Underground fuel tanks in Oregon meet environmental compliance at a rate significantly higher than the national average, a new DEQ report shows.
DEQ conducted more than 700 inspections of underground fuel storage tanks in Oregon during the last fiscal year, and more than 85 percent of those tank facilities complied with state and federal environmental standards. The national compliance rate was quite a bit lower, at 71.8 percent. One possible reason for the disparity? One likely factor is operator training.
It used to be gas station operators were bewildered by underground storage tank regulations, and they had many questions. Do I have the correct equipment? Have I done the required testing? How do I keep records? All of this led to lengthy inspections, poor compliance, time-consuming enforcement action, heavy penalties and even costly modifications for owners. Clearly, DEQ needed to try something new.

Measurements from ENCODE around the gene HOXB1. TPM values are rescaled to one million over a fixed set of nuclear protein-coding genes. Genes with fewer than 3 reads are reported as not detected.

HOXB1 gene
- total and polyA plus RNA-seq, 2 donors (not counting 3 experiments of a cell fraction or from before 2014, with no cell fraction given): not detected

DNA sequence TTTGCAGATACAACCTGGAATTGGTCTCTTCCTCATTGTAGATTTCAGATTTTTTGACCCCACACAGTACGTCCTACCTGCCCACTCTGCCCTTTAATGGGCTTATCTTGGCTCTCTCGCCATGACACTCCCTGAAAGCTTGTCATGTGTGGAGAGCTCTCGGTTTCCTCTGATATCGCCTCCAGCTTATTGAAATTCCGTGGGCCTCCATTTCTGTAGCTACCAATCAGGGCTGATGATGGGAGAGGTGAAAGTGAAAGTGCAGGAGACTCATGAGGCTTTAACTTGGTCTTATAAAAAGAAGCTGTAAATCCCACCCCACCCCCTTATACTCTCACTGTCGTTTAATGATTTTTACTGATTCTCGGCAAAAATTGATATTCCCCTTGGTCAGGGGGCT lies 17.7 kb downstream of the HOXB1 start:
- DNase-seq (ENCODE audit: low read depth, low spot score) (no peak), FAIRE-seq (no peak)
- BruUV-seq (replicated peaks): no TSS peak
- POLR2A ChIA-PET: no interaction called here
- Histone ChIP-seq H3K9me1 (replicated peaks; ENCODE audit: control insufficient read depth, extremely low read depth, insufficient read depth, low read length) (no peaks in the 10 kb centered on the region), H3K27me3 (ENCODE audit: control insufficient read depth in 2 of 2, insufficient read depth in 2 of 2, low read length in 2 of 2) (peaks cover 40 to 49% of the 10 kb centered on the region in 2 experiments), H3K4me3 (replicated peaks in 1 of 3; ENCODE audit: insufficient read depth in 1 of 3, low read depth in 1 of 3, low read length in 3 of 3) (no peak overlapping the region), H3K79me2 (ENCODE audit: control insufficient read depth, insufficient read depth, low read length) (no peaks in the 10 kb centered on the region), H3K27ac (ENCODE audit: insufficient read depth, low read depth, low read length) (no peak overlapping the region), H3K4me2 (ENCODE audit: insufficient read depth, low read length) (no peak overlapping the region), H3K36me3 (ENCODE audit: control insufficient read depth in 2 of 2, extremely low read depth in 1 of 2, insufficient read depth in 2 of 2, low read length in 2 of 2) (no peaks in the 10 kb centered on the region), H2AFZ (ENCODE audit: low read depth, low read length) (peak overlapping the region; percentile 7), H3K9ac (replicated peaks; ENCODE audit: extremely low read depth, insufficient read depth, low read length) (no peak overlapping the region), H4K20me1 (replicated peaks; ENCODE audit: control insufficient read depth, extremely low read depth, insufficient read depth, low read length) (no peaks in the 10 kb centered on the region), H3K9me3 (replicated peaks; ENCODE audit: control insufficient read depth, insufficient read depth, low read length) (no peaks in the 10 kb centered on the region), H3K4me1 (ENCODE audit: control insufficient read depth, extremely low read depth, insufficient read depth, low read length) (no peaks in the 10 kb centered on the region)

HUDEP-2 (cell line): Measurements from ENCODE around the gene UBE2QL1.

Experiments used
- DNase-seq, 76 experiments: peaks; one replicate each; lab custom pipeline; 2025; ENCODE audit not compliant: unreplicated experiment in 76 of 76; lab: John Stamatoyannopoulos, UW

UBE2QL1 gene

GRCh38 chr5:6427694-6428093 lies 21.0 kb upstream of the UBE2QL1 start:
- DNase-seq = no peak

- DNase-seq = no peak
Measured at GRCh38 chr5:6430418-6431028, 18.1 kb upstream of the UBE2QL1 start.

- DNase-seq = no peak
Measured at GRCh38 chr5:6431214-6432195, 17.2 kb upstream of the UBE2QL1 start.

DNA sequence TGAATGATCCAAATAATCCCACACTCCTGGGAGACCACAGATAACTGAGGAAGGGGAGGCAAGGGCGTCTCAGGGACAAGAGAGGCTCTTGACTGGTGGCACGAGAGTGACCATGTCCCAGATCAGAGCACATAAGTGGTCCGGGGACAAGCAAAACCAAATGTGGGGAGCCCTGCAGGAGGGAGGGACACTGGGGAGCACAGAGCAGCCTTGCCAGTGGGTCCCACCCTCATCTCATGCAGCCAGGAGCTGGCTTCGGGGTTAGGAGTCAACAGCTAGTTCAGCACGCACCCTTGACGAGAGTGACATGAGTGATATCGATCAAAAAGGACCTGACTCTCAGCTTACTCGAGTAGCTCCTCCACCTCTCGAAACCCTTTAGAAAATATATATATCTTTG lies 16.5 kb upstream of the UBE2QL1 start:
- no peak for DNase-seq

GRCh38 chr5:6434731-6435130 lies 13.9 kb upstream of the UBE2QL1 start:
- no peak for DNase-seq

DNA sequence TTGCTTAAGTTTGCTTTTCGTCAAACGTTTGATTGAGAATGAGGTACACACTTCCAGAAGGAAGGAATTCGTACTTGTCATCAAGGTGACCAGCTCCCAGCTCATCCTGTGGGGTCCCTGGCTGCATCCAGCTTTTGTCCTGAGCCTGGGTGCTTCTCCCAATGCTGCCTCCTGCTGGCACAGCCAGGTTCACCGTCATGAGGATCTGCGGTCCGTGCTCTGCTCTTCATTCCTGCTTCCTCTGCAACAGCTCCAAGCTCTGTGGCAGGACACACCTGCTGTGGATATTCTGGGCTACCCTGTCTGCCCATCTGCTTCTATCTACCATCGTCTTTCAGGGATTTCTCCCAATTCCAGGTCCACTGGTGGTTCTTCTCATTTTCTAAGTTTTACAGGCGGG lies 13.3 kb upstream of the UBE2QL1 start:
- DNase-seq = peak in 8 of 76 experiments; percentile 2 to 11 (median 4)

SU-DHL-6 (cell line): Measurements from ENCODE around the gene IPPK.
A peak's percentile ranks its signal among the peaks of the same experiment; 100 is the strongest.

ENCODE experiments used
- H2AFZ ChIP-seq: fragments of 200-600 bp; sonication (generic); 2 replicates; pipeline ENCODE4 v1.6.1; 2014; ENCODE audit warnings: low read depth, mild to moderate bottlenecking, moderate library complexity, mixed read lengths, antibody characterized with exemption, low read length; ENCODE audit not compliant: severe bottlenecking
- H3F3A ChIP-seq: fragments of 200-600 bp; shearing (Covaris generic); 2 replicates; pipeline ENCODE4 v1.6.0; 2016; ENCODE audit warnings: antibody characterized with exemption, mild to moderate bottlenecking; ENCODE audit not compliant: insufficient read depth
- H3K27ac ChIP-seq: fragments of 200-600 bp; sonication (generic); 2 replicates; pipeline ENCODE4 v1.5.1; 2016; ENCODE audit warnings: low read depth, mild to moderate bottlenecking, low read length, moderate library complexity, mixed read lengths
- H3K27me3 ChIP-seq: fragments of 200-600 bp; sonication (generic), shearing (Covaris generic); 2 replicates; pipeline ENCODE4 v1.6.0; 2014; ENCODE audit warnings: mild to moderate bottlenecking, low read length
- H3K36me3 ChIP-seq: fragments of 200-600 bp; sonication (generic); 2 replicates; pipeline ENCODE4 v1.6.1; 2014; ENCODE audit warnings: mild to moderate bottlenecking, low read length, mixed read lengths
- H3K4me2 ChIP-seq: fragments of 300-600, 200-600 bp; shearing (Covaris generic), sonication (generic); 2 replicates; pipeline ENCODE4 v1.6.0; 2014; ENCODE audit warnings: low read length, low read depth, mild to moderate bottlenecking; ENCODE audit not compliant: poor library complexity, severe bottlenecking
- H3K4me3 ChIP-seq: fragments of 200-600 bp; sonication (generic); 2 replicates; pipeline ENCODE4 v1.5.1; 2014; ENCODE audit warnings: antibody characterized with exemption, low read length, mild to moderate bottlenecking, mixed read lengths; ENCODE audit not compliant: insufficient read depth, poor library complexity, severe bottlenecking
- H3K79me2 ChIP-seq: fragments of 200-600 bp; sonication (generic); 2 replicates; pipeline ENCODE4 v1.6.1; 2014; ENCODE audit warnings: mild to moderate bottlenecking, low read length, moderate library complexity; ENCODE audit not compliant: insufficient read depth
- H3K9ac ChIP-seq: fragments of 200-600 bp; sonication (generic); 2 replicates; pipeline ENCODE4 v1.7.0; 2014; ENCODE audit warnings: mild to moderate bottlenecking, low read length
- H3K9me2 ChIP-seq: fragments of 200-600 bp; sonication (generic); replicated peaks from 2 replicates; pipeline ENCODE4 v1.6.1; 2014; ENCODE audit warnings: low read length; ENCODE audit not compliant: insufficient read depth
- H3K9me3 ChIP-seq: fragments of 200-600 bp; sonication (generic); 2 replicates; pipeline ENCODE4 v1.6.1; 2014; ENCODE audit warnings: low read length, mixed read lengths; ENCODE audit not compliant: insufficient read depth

In 2003, Oregon became the first state in the country to require operator training for underground storage tanks. That meant all facilities that dispense fuel to a motor vehicle had to have a trained operator.
We immediately saw results. Compliance jumped immediately, from a paltry 57 percent to the seventies. In 2009, the training program was expanded to include three classes of operators and the compliance rate soon jumped again to the mid eighties, where it stands today. Better compliance means fewer leaking tanks and less contamination of soil and groundwater. This is good news for tank operators, and great news for Oregonians all across the state.
There is little doubt that better operator training is responsible for a big chunk of the improvements we’ve seen in environmental compliance with underground tanks. The program showed DEQ can both protect the environment and assist private industry, that both set of goals can be achieved at the same time. There’s no telling how many leaks and how much contamination we have prevented by training operators. What we can say for sure is preventing contamination takes less time and money and resources than cleaning it up. Considerably less.
In this case, the old adage is true. An ounce of environmental prevention is worth a pound of cure.